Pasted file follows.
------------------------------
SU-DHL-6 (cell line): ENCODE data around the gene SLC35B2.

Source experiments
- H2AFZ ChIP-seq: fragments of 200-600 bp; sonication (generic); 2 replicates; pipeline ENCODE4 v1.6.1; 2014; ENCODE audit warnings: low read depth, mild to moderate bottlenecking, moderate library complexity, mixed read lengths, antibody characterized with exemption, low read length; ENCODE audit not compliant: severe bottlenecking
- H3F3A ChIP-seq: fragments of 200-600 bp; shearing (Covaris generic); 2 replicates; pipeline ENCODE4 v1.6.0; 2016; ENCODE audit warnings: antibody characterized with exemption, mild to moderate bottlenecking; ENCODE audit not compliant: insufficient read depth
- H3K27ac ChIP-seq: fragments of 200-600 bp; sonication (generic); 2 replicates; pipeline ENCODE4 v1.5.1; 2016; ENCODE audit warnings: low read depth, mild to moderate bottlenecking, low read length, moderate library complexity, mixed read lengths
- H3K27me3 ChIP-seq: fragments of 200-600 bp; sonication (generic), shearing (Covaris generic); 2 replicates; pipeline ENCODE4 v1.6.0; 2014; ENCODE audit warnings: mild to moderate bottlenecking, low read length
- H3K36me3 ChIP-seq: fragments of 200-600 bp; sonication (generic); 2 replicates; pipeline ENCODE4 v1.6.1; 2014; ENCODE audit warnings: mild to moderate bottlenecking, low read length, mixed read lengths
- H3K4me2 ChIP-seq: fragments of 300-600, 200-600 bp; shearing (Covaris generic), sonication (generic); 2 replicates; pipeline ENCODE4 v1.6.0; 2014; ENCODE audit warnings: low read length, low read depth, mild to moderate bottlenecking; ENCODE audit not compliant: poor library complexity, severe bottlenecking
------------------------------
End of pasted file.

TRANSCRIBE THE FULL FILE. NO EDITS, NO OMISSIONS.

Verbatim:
SU-DHL-6 (cell line): ENCODE data around the gene SLC35B2.

Source experiments
- H2AFZ ChIP-seq: fragments of 200-600 bp; sonication (generic); 2 replicates; pipeline ENCODE4 v1.6.1; 2014; ENCODE audit warnings: low read depth, mild to moderate bottlenecking, moderate library complexity, mixed read lengths, antibody characterized with exemption, low read length; ENCODE audit not compliant: severe bottlenecking
- H3F3A ChIP-seq: fragments of 200-600 bp; shearing (Covaris generic); 2 replicates; pipeline ENCODE4 v1.6.0; 2016; ENCODE audit warnings: antibody characterized with exemption, mild to moderate bottlenecking; ENCODE audit not compliant: insufficient read depth
- H3K27ac ChIP-seq: fragments of 200-600 bp; sonication (generic); 2 replicates; pipeline ENCODE4 v1.5.1; 2016; ENCODE audit warnings: low read depth, mild to moderate bottlenecking, low read length, moderate library complexity, mixed read lengths
- H3K27me3 ChIP-seq: fragments of 200-600 bp; sonication (generic), shearing (Covaris generic); 2 replicates; pipeline ENCODE4 v1.6.0; 2014; ENCODE audit warnings: mild to moderate bottlenecking, low read length
- H3K36me3 ChIP-seq: fragments of 200-600 bp; sonication (generic); 2 replicates; pipeline ENCODE4 v1.6.1; 2014; ENCODE audit warnings: mild to moderate bottlenecking, low read length, mixed read lengths
- H3K4me2 ChIP-seq: fragments of 300-600, 200-600 bp; shearing (Covaris generic), sonication (generic); 2 replicates; pipeline ENCODE4 v1.6.0; 2014; ENCODE audit warnings: low read length, low read depth, mild to moderate bottlenecking; ENCODE audit not compliant: poor library complexity, severe bottlenecking